But as boatman points out, a solo sailor, much less a solo newb, ain't gonna get offshore insurance.

And once a boat has gone aground, probably bent or sheared the rudder, ripped up the propshaft, maybe displaced the keel, the wrecking yard is very much the right place for it. Especially on a high-rent island in prime season.

In the US, "government" agencies are usually immune from lawsuit under the principle of sovereign immunity. So whether the local PD, FD, CG, etc. would have had any liability exposure by attempting salvage is questionable. More likely the fact that they FAILED to take any protective action, would get them in court for failure to perform their duty. The only question being whether they have a duty to salvage, or a duty to prevent fouling of the coast by allowing a wreck to go up on it.

"Y'Honoh, we'da liked to salvage the boat, but theys was fresh donuts ready at the KrispyKreme!"
07-18-2013 10:22 AM
DougSabbag
Re: Interesting tale of a captain who abandoned vessel

Quote:
Originally Posted by JonEisberg View Post
Huh? it was for Skip Allan, when he abandoned WILDFLOWER...

This is how Bill Schanen put it in SAILING:

The tears are understandable, but this is not a sad story. A boat was lost, but a sailor survived. And unlike so many rescues of yachtsmen in distress, this one put no rescuers’ lives at risk and spent no taxpayers’ money. Nor will Wildflower exact any costs as a derelict menace to shipping. As his final act before leaving her, Skip disconnected the hose from the engine seawater intake, allowing the boat to sink.

If there is such a thing as a class act in abandoning ship, this was it.
I am absolutely amazed that Bill was able to transfer his bags of goodies and himself from his boat to the large container ship without any issues, and even had the time to scuttle his boat.

FYI, had I scuttled S/V Triumph in July of 2011 when being rescued by the Kim Jacob, I would not be here now. It turned out that I had to return to Triumph to hang on until the Kim Jacob could relocate me.

Scuttling your vessel can't be done unless you are rock solid sure you will be getting onto / into something else ASAP.
07-18-2013 10:15 AM
outbound
Re: Interesting tale of a captain who abandoned vessel

Got to agree with Jon. Think people in this circle may actually be more fit than in the past and believe no one can say this gentleman lacked for courage. Think he abandoned the boat because he was well beyond his comfort zone and did not have the knowledge base nor equipment to deal with the situation. Believe Jon is absolutely right these attributes are gained as one incrementally increases your experience resulting in an appropriately outfitted boat crewed well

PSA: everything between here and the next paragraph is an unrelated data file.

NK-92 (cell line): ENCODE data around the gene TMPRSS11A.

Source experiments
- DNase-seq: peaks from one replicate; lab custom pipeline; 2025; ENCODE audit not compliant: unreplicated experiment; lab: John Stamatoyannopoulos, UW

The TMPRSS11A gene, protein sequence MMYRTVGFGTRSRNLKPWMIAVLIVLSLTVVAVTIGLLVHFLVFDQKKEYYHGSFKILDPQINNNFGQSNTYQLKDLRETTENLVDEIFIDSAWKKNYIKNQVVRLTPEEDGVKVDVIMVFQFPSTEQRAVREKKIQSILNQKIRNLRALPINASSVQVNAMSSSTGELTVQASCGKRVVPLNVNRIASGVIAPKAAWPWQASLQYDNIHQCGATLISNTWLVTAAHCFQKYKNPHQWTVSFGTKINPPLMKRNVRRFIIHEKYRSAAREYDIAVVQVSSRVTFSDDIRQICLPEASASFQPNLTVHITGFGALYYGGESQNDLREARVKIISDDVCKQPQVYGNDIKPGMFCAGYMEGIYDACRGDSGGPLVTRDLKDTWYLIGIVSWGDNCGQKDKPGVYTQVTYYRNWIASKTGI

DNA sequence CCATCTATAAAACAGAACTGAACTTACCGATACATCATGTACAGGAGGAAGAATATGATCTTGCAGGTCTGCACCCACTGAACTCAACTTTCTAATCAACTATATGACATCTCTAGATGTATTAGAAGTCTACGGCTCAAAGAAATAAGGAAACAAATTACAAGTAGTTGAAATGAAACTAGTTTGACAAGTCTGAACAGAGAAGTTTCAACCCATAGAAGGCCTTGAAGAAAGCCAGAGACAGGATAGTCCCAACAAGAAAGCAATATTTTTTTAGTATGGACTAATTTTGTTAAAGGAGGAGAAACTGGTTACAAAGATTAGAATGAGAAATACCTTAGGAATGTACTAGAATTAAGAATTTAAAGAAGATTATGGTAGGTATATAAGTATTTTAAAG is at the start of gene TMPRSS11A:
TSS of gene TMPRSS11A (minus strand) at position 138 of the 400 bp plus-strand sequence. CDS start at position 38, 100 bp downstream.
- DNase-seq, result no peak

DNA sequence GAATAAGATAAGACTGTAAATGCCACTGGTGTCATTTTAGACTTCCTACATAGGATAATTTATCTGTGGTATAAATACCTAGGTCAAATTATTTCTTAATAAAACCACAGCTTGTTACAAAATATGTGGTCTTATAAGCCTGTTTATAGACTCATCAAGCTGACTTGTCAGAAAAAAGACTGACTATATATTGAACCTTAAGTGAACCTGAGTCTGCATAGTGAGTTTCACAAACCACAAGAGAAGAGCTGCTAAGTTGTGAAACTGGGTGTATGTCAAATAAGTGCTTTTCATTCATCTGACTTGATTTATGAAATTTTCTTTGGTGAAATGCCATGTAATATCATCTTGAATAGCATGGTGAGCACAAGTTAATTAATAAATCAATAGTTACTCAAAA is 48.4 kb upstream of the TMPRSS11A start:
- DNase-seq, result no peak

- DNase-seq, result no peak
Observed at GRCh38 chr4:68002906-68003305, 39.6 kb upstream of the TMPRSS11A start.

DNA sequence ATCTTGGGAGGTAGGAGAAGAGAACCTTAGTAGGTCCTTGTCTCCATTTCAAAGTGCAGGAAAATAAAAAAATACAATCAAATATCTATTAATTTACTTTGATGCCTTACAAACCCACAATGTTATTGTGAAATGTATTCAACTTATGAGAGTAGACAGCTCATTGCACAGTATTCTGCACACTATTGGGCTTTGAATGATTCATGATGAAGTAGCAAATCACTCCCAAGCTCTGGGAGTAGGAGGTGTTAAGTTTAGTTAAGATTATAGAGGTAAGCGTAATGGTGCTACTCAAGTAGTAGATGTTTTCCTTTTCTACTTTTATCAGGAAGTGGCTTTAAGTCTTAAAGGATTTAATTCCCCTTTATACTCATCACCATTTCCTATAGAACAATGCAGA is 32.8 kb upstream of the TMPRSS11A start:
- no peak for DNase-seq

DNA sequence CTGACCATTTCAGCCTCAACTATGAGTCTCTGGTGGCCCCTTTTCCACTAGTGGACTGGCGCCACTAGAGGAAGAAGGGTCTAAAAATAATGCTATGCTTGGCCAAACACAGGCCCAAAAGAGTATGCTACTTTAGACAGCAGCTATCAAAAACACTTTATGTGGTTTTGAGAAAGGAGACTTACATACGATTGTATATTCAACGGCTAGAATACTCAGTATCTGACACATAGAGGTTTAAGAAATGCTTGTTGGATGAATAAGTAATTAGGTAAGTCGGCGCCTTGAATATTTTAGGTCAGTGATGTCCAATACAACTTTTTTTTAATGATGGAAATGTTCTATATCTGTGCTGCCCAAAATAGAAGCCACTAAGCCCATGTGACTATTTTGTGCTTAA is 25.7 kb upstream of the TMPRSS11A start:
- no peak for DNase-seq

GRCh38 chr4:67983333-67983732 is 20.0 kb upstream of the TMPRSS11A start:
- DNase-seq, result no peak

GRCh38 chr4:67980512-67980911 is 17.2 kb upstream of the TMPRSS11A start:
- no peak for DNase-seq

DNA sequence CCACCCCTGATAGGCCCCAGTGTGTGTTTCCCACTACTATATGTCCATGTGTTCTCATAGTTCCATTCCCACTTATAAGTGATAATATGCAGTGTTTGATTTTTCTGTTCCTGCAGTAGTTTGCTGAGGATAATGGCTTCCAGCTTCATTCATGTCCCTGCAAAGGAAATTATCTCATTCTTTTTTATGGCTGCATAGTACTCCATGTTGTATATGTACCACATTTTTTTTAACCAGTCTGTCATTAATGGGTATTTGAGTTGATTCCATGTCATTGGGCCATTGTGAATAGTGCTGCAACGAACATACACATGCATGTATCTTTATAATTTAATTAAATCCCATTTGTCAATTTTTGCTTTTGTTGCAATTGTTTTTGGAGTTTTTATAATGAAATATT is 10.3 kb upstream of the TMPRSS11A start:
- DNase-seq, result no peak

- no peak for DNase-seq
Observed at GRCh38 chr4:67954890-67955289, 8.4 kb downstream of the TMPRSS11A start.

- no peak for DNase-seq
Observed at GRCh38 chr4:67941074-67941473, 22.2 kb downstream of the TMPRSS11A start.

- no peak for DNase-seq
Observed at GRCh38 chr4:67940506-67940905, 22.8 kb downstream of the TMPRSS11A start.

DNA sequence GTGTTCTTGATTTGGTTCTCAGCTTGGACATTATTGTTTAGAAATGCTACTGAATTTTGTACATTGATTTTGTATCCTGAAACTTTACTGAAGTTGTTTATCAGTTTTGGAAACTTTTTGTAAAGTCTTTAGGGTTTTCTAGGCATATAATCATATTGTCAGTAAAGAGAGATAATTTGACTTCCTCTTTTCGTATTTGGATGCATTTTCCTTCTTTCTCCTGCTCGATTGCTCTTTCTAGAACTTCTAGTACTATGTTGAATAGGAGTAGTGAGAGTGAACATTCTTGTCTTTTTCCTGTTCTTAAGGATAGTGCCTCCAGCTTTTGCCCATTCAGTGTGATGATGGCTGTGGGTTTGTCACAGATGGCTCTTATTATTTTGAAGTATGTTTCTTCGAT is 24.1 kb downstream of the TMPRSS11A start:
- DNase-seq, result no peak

07-18-2013 10:00 AM
JonEisberg
Re: Interesting tale of a captain who abandoned vessel

Quote:
Originally Posted by az_r2d1 View Post
The times when men were steel and boats were wood are long gone.
Now boats are plastic and men are... not men.
Sounds a bit harsh to me, and I doubt that's particularly applicable in this instance... Any man in his late 60's who is running in ultra-Marathon races sounds tougher than most, to me...

I think this is simply yet another example of the trend towards 'sailors' of lesser experience venturing offshore than was typical in the past... The traditional progression from coastal to offshore sailing through a series of 'baby steps' has gone by the boards for many today, largely a result of the need to learn how to navigate having been eliminated from the equation...

Mr Heldenberg sounds like a pretty tough cookie, to me - he simply hadn't a CLUE what he might be getting himself into... In the days before GPS, I believe the odds were probably considerably higher that he might have had a deeper understanding of what he could potentially be in for, and how better to deal with it...
07-18-2013 09:44 AM
Shinook
Re: Interesting tale of a captain who abandoned vessel

We had a boat break off her mooring out here a few weeks ago and end up on the rocks.

Within a day the entire thing had been gutted by locals. The railing, stanchions, everything were gone. When people told me what happened, they acted like it was just to be expected and no one seemed to care.